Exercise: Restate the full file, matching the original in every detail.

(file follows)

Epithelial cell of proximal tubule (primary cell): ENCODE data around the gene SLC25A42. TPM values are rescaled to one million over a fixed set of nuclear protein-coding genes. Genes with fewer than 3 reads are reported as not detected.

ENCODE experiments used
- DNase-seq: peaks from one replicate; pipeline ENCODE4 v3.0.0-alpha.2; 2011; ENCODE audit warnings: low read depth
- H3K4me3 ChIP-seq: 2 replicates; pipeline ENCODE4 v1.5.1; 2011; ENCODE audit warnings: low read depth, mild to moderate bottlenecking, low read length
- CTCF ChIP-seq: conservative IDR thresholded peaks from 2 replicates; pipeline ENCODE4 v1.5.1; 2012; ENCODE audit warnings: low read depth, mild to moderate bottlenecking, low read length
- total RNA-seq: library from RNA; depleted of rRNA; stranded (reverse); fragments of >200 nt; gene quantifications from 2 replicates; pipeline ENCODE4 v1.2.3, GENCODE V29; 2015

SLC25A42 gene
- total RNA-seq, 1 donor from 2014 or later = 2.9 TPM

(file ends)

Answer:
Epithelial cell of proximal tubule (primary cell): ENCODE data around the gene SLC25A42. TPM values are rescaled to one million over a fixed set of nuclear protein-coding genes. Genes with fewer than 3 reads are reported as not detected.

ENCODE experiments used
- DNase-seq: peaks from one replicate; pipeline ENCODE4 v3.0.0-alpha.2; 2011; ENCODE audit warnings: low read depth
- H3K4me3 ChIP-seq: 2 replicates; pipeline ENCODE4 v1.5.1; 2011; ENCODE audit warnings: low read depth, mild to moderate bottlenecking, low read length
- CTCF ChIP-seq: conservative IDR thresholded peaks from 2 replicates; pipeline ENCODE4 v1.5.1; 2012; ENCODE audit warnings: low read depth, mild to moderate bottlenecking, low read length
- total RNA-seq: library from RNA; depleted of rRNA; stranded (reverse); fragments of >200 nt; gene quantifications from 2 replicates; pipeline ENCODE4 v1.2.3, GENCODE V29; 2015

SLC25A42 gene
- total RNA-seq, 1 donor from 2014 or later = 2.9 TPM